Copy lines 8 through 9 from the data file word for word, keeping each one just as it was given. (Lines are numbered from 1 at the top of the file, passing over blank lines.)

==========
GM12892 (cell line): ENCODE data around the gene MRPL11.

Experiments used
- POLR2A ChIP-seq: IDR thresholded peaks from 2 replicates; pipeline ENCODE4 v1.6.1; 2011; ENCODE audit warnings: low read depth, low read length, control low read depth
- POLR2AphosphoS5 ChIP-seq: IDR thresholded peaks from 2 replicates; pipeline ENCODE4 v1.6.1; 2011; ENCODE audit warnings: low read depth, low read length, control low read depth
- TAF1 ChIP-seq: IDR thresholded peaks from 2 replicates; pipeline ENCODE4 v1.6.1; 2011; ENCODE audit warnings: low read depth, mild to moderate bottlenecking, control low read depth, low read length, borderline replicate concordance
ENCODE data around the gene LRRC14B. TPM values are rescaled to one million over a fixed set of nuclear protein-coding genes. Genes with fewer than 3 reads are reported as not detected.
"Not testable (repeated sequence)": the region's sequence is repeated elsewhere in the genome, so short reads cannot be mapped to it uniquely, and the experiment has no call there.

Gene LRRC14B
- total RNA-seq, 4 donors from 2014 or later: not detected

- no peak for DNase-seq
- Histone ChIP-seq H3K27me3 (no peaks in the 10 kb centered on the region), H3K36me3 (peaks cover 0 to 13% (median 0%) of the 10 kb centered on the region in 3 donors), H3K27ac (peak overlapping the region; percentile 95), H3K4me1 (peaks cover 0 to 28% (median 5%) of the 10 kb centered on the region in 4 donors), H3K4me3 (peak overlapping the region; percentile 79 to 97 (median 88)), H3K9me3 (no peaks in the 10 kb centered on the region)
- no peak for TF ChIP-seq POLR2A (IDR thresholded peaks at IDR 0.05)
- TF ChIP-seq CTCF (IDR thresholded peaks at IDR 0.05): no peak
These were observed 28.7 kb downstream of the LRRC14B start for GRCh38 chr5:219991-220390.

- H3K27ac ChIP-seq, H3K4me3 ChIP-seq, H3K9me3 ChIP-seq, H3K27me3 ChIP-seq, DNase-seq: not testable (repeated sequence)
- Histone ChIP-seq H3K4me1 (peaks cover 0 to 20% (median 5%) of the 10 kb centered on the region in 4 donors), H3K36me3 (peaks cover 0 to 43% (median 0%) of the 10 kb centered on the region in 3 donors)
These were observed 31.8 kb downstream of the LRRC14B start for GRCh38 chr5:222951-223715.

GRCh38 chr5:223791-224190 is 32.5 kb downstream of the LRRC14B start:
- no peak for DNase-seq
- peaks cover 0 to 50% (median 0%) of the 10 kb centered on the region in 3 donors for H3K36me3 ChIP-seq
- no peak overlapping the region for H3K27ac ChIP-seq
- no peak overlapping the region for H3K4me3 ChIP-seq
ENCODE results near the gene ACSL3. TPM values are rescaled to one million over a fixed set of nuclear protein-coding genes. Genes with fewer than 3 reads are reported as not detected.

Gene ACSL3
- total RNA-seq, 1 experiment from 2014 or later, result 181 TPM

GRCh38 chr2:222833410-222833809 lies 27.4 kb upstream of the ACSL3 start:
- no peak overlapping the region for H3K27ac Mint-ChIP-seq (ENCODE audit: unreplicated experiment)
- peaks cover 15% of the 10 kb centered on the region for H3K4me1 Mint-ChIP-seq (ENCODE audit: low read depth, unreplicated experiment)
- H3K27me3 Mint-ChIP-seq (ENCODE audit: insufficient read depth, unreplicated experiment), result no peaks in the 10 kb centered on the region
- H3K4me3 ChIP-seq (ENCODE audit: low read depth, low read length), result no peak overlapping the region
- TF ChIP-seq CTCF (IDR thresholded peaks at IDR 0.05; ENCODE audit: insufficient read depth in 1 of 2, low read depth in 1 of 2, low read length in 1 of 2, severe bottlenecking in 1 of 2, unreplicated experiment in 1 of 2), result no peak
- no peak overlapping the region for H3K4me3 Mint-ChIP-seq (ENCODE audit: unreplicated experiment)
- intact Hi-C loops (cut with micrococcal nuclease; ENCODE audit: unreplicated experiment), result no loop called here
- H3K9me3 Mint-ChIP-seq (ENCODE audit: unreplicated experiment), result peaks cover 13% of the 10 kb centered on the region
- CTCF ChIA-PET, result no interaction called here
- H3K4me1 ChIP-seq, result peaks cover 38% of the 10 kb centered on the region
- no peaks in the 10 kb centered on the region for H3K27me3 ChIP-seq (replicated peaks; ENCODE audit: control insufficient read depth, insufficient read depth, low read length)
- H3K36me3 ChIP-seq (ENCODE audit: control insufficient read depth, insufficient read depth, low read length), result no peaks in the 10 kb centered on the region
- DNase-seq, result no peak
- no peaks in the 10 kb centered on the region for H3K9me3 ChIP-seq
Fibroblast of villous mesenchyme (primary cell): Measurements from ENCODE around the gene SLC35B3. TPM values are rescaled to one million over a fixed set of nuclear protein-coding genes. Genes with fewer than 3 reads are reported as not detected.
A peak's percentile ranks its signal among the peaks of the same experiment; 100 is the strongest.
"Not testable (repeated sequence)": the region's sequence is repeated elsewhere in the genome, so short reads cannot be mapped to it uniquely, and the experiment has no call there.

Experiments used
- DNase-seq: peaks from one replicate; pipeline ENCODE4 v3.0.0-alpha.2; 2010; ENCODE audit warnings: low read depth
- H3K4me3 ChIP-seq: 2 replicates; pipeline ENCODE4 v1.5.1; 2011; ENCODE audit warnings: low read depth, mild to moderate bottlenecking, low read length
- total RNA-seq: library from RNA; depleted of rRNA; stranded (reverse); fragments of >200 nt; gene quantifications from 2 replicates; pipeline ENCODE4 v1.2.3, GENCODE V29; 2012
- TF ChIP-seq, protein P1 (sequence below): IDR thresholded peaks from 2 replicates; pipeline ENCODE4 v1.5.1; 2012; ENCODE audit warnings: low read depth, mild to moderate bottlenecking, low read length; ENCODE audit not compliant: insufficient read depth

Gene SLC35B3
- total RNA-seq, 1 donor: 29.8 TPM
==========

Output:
Gene LRRC14B
- total RNA-seq, 4 donors from 2014 or later: not detected